|Photo Credit: M daras|
My body had other ideas. After four days it became apparent that unless I was to adopt an Atkins style diet, with no carbs at all, I was destined to fail my finger prick tests at every turn, so back to the diabeteic clinic I traipsed, to be started on insulin.
Managing GD on insulin is vastly different to both diet controlled gestational diabetes and non pregnant insulin dependent diabetes. When you are pregnant, the effects of high blood sugar on the baby are serious, and I mean thirty times more likely to have a stillbirth type serious. Even if you deliver a healthy baby, they can have serious problems in maintaining their blood sugar levels and need the services of Special Care on delivery. As you can imagine, the pressure is on to keep your blood sugar as low as possible. So low in fact that the antenatal diabetes clinic consider frequent hypos to be a good thing (for more information on hypos see here). The particular difficulties in maintaining tight blood sugar control when pregnant are twofold. Firstly, the amount of insulin you need increases as your pregnancy progresses. You may think that you know how much insulin you need for a particular meal one week, but the next week it probably won't be enough. Secondly, the rate at which you use the sugar in your blood depends not only on how active you are but also how active the baby is, over which you obviously have no control.
The basic strategy for managing GD are that you have your insulin injection before your meal, and test your blood an hour after your meal to ensure that your blood sugar is within the required range. If it is too high, a further injection of insulin is needed. But this is classed as a 'fail' and means the baby has been subjected to too much sugar. At your monthly visits to the antenatal diabetic clinic more than a handful of these and you will be subject to the wrath of various consultants!
I was determined that my baby would be fit and well, and so managed my diabetes with a rod of iron. By 28 weeks it was hellish. I had on average two or three hypos a week, which are themselves hellish. I became effectively housebound as I was too worried about having a hypo either when driving or when out and about with Star in my care. I found it enough of a challenge taking care of myself when I was having a hypo, let alone being away from home with a two year old in tow. Stress also plays havoc with blood sugar levels, and through this period my father's illness became significantly worse and he was admitted to a nursing home, and passed away 9 days before Moonbeam was delivered. So much stress, and more stress worrying about what the stress was doing to my unborn child.
Despite all this Moonbeam arrived by elective section on 17th Jan weighing 8lb 7ozs, with an Agpar of 9. Despite having to have his blood tested twice within his first 7hrs he was fine and dandy and has been a joy ever since. On reflection I do wonder whether a little less severe management would have been more approriate as 8lb 7ozs may sound like a good weight, but factor in a 99th centile head circumference and the fact that he was so skinny he had stick arms and legs and no bum cheeks and I think a little more sugar in my blood may have been more comfortable for both of us. Hindsight is of course a marvellous thing. He was healthy, and that's what counts.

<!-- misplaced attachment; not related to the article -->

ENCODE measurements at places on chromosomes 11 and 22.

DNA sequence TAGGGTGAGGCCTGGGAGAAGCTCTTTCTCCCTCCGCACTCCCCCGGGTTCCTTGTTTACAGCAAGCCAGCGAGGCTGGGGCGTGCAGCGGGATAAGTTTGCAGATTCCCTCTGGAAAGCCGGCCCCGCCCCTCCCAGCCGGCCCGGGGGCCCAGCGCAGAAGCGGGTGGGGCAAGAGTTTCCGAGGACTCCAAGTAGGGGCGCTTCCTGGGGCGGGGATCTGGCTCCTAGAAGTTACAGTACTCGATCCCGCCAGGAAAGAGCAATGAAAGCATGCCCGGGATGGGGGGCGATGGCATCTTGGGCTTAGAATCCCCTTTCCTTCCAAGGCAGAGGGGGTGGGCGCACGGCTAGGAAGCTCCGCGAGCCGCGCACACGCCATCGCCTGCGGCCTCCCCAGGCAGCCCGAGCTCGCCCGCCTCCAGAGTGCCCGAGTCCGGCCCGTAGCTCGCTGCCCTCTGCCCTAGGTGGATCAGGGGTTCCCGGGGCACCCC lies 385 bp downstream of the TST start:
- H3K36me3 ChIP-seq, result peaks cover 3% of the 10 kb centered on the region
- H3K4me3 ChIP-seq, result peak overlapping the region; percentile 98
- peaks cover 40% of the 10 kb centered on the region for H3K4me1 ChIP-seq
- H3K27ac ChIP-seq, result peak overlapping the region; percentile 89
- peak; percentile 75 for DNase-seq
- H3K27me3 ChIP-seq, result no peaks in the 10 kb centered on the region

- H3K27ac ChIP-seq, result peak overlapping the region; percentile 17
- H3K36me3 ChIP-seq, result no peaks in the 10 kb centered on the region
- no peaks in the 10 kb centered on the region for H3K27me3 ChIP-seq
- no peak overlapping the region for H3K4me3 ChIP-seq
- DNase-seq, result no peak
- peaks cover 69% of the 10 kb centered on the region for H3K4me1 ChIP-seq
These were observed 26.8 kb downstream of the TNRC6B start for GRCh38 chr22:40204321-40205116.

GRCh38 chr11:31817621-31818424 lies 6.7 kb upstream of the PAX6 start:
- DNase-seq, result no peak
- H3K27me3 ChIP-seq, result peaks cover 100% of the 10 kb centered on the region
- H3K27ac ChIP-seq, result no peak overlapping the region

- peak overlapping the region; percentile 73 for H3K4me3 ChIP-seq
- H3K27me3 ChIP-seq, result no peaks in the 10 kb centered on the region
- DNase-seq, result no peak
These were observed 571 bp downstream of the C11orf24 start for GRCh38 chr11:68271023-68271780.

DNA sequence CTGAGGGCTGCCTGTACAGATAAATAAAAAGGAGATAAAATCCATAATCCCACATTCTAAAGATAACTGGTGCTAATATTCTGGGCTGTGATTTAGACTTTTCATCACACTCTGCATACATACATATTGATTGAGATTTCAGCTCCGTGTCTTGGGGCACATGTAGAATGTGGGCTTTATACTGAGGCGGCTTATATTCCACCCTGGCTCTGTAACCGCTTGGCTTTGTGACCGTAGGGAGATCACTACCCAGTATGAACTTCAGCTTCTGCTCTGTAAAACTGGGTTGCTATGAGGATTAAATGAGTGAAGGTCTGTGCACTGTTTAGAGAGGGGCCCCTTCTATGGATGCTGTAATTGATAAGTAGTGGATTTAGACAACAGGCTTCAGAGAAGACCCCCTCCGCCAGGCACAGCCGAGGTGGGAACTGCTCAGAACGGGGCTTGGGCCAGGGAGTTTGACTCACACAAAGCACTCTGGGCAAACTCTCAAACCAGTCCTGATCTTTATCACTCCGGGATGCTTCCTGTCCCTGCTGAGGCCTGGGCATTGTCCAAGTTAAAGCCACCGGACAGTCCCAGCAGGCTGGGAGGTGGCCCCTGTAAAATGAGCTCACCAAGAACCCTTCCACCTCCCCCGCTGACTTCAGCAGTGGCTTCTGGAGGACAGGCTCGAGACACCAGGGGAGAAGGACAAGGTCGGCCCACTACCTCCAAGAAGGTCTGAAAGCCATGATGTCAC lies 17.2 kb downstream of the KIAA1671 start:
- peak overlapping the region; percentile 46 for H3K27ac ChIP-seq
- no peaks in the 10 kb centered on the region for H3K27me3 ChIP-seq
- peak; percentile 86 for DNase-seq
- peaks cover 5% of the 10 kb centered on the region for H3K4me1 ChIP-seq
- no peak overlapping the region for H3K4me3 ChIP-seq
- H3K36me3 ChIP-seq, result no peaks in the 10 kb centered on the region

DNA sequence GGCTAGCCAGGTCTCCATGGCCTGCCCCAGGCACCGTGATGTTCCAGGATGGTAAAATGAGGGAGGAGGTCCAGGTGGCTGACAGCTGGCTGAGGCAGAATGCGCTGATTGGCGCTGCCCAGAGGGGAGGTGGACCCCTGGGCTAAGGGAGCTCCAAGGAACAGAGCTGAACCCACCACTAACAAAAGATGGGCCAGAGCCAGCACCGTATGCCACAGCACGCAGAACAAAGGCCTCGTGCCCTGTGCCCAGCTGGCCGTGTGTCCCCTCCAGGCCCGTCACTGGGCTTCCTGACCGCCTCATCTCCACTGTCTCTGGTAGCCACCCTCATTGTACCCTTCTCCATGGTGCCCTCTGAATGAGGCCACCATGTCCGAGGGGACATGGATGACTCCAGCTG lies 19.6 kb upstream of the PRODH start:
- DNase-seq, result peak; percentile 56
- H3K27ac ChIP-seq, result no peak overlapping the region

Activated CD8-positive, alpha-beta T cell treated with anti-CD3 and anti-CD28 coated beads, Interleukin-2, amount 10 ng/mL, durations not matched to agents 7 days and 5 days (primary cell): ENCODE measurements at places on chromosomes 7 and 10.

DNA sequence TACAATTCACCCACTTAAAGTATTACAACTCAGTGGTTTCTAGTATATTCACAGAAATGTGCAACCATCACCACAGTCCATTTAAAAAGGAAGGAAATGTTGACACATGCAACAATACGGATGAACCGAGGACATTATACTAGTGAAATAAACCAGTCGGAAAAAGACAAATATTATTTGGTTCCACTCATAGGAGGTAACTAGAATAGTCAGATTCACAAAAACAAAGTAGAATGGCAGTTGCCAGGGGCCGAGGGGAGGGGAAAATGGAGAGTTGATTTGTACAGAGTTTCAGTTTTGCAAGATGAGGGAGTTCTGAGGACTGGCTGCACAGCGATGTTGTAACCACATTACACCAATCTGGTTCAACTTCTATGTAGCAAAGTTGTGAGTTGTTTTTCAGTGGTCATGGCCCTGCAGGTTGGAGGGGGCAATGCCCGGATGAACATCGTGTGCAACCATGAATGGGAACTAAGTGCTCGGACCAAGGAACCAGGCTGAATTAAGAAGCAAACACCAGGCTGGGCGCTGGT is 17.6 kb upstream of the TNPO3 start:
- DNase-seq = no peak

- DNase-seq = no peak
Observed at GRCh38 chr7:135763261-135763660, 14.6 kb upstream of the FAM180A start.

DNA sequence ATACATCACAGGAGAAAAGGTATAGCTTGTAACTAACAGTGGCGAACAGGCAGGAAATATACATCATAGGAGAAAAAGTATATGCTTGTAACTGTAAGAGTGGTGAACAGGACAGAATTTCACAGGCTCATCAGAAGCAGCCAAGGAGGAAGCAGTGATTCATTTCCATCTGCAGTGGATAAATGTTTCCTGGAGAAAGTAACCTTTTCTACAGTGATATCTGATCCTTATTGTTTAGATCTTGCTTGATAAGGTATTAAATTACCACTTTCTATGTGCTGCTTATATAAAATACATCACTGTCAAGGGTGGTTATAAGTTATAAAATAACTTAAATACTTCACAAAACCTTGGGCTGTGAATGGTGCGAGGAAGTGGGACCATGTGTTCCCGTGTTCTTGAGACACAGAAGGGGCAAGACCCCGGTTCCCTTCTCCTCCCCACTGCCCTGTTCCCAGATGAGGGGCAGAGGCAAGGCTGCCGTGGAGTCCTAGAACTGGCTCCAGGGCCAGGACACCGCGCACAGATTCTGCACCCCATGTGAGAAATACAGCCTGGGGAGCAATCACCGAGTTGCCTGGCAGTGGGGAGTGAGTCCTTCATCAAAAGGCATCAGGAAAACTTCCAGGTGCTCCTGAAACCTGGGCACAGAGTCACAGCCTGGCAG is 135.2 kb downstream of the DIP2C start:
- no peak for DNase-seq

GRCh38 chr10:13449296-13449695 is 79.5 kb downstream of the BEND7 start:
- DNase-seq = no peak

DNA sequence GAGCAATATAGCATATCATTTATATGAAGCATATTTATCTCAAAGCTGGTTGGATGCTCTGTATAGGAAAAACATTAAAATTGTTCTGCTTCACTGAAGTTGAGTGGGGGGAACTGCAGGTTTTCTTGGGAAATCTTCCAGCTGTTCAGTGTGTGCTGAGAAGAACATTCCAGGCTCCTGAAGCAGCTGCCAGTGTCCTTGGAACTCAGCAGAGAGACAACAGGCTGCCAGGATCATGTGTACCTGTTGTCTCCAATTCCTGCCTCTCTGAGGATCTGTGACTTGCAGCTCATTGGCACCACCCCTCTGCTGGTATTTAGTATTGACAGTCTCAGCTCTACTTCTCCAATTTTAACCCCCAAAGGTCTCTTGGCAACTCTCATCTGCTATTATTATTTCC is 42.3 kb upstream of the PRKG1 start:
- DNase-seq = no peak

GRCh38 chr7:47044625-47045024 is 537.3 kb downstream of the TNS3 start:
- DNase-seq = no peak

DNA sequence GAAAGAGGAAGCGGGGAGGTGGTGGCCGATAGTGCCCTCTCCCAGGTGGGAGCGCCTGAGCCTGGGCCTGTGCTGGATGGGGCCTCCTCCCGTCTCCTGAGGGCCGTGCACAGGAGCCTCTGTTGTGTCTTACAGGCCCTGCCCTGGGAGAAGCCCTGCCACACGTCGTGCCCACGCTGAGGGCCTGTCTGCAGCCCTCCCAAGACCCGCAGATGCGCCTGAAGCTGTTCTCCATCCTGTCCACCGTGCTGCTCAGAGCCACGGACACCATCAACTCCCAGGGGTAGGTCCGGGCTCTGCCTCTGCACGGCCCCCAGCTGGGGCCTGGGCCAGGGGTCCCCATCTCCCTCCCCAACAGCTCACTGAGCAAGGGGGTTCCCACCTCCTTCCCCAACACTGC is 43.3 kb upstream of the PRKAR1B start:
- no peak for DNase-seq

And so to hints and tips.
- Eat 3 meals and 3 snacks a day.
- Protein ie meat/fish/nuts/yoghurt/cheese down the absorption of sugar so ensure there is some protein in every meal and snack.
- Fat also slows down the absorption of sugar, so provided your GD isn't due to excess weight, ditch the low fat versions of everything and go full fat all the way.
- Sugar is the enemy, don't eat it. This obviously includes cakes and biscuits, but if you eat pre prepared food stuff, always check the label. Sugar goes by lots of names...glucose, fructose, honey...it's all sugar. Take care with fruit too.
- All carbohydrate is converted into sugar but wholemeal/wholegrain carbohydrate is converted much more slowly that refined/white carbohydrate which should be avoided. This means granary bread, brown basmati rice, wholemeal pasta, wholewheat noodles.
- Fibre also slows down the absorption of sugar, which is why wholegrains work.
- Your insulin requirement will be higher in the mornings and reduce as the day goes on, so go carb light at breakfast, and eat your biggest carboydrate portion for dinner in the evening.
- A portion is basically the size of your first, or palm of your hand.
- Some people are more sensitive to certain types of carbohydrate than others, so if something doesn't seem to be working for you try something else. I could only have half a small jacket potato and porridge was out of the question.
A typical day's menu for me was....
Poached egg on a small piece of buttered granary toast
A satsuma and a handful of nuts
A chicken drumstick, guacamole, houmous, veg sticks, a couple of oat biscuits.
Half a banana and a handful of nuts
Spaghetti Bolognese with wholemeal spaghetti
Hopefully, if you or anyone you know are ever diagnosed with gestational diabetes this will help. Frustratingly nobody gave me all this info either from the start, or in one go.
If you are reading this with an interest in weight loss, check back soon, when I will explain why sugar, rather than fat, is the key to losing weight without going hungry.